Although tomosynthesis has the potential to become the primary method for breast cancer screening, without requiring an extra screening procedure, Dr Houssami cautioned that more data are needed.
"We do not have enough evidence to recommend that tomosynthesis can be used instead of standard mammogram, but evidence from our study could be used to inform such study," she said. "For example, we can use it to plan a trial where women known to have dense breasts can be triaged to tomosynthesis screening without adjunct tests, but we will need more research on the impact of such an approach.
"Having just the one screening test would be ideal for the woman, and that is why tomosynthesis will be more feasible for dense breasts, moving into the future," Dr Houssami added.
Replacing 2D Mammography
At least one institution has already moved away from standard 2D mammography for the screening of women with dense breasts.
Commenting on the study, Prasanna Kumar, MD, an assistant professor in the Department of Diagnostic Radiology, Roswell Park Cancer Institute, Buffalo, New York, noted that tomosynthesis is not universally available in screening facilities, so the alternative is ultrasonography.
"But ultrasonography is operator dependent, and it involves more time — as a screening protocol, you have to screen the whole breast bilaterally, and it is time consuming. It also has high false positive rates," he told Medscape Medical News.
At Roswell Park, tomosynthesis is used as the primary screening method for women with dense breast tissue, not as an adjunct to standard mammography. "If we see any abnormality on tomosynthesis, then we proceed with targeted ultrasound as a complementary measure, to correlate with the finding," Dr. Kumar said. "Since we are a tertiary cancer center, in our population, we don't do ultrasound as a screening modality as of now. But it's done elsewhere."
At Roswell Park, tomosynthesis is currently being used as a single screening modality for women with dense tissue. "But it will be expanded to include all screening mammography women once we have the new equipment ready," he explained.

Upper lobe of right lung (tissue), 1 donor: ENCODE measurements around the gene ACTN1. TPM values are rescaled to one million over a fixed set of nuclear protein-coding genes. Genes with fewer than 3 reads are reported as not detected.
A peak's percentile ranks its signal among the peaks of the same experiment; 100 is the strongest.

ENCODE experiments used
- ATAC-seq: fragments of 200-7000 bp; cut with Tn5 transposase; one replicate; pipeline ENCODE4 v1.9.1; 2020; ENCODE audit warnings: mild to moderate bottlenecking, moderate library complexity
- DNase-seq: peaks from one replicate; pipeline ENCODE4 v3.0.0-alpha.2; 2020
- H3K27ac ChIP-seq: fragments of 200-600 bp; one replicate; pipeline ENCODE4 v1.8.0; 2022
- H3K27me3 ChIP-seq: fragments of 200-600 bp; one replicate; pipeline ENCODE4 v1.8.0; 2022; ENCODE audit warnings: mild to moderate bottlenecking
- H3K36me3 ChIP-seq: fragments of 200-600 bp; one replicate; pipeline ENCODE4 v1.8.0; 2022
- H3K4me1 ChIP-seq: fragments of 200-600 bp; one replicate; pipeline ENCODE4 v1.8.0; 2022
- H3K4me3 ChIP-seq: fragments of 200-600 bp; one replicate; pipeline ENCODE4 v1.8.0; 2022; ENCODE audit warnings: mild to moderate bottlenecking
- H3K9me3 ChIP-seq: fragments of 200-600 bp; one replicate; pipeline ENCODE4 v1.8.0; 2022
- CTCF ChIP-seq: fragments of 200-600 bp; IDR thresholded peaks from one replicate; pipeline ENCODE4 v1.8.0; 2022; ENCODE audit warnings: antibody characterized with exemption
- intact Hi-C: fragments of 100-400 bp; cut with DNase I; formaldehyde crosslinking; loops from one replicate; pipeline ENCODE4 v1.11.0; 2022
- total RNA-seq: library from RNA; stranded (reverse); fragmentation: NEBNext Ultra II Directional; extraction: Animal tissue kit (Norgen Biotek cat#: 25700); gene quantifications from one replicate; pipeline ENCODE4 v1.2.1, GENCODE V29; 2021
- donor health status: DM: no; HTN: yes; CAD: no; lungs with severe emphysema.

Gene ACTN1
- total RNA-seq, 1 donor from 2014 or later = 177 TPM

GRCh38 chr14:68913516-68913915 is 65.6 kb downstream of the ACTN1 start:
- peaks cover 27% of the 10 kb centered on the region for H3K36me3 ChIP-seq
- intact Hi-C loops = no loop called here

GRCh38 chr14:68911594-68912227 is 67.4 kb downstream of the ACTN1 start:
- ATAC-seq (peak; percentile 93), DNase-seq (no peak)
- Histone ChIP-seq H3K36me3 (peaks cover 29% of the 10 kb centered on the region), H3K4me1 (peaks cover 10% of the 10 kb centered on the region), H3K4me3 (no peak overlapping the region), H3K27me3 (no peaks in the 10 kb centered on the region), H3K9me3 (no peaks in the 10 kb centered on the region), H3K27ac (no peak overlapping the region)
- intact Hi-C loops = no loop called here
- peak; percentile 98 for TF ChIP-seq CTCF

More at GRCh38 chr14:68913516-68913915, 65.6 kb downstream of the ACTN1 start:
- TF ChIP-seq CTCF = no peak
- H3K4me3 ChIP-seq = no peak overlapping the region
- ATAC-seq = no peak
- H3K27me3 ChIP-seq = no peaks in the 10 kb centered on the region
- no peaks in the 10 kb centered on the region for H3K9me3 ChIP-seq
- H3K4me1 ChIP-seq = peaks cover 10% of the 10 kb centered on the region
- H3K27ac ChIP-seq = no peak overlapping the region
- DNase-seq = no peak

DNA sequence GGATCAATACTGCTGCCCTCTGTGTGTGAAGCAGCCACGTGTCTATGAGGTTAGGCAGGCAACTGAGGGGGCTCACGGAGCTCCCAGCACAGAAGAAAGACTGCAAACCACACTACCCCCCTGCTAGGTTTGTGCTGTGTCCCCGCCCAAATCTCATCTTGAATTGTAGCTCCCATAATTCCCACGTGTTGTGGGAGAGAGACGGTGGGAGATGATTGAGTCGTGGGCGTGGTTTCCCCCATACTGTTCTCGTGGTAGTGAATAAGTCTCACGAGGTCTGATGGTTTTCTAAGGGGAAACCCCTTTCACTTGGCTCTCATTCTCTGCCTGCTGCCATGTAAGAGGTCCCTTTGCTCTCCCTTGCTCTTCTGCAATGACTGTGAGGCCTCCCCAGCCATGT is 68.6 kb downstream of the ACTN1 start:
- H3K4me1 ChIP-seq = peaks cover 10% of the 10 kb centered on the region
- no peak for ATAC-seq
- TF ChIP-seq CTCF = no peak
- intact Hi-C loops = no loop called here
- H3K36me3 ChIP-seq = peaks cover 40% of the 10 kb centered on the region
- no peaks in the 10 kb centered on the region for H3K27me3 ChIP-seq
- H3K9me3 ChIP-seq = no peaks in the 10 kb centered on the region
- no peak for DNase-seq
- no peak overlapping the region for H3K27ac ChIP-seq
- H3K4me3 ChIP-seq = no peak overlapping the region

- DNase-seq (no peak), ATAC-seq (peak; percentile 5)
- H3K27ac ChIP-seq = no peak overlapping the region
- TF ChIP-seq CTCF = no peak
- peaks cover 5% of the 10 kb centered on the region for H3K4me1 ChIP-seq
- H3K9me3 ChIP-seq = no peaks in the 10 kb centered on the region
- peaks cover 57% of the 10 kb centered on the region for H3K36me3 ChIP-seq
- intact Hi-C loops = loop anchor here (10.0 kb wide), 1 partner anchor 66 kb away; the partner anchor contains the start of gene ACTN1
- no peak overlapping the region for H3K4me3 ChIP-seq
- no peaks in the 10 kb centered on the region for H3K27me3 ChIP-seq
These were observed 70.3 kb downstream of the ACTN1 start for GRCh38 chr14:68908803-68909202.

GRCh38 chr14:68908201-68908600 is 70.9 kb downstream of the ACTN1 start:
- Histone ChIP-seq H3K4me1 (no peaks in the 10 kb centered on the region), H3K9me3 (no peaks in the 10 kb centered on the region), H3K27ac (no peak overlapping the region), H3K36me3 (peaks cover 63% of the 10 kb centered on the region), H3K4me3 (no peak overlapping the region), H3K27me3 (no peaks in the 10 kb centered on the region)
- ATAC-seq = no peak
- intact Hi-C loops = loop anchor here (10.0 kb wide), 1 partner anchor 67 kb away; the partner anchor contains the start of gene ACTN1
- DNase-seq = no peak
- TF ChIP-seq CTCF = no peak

An ACRIN 6666 large clinical trial was undertaken to develop guidelines for the screening of women with dense breast tissue. "Ultrasound screening women with dense breast tissue can be done," he added, "but it has high false positive rate, about 28%."
Many factors are involved for implementation, explained Dr Kumar, such as the availability of equipment and trained personnel. "There is no generally agreed consensus for screening of dense breast tissue, and it is still evolving," he said.
Dr Houssami and colleagues undertook a prospective, multicenter trial of the use of tomosynthesis and ultrasound for adjunct screening of women with dense breasts.
The patient cohort included 3231 women with dense breasts who had negative results on mammography screening (median age, 51 years; range, 44 to 78 years).
Tomosynthesis or ultrasonography detected suspicious ﬁndings that warranted further investigation in 131 of the participants.
A total of 24 women had screen-detected lesions that were malignant; these included invasive ductal (n = 18), invasive lobular (n = 4), mixed invasive type (n = 1), and ductal carcinoma in situ (n = 1).
The positive predictive value for recall leading to biopsy was 13 per 35 screens (37%) for tomosynthesis, and 23 per 47 screens (48%) for ultrasound.
There were other findings that were considered probably benign but were not recalled for work-up and were recommended for short-term imaging review. For tomosynthesis, these were observed in 150 (4.7%) screens; for ultrasonography, they were observed in 57 (1.8%) screens.
The study was funded by research support to one coauthor from the Associazione Italiana per la Ricerca sul Cancro and the University of Genoa. Dr Houssami received a National Breast Cancer Foundation Australia Breast Cancer Research Leadership Fellowship.
10th European Breast Cancer Conference (EBCC-10): Abstract 3 LBA, presented March 8, 2016.
J Clin Oncol. Published online March 9, 2016. Abstract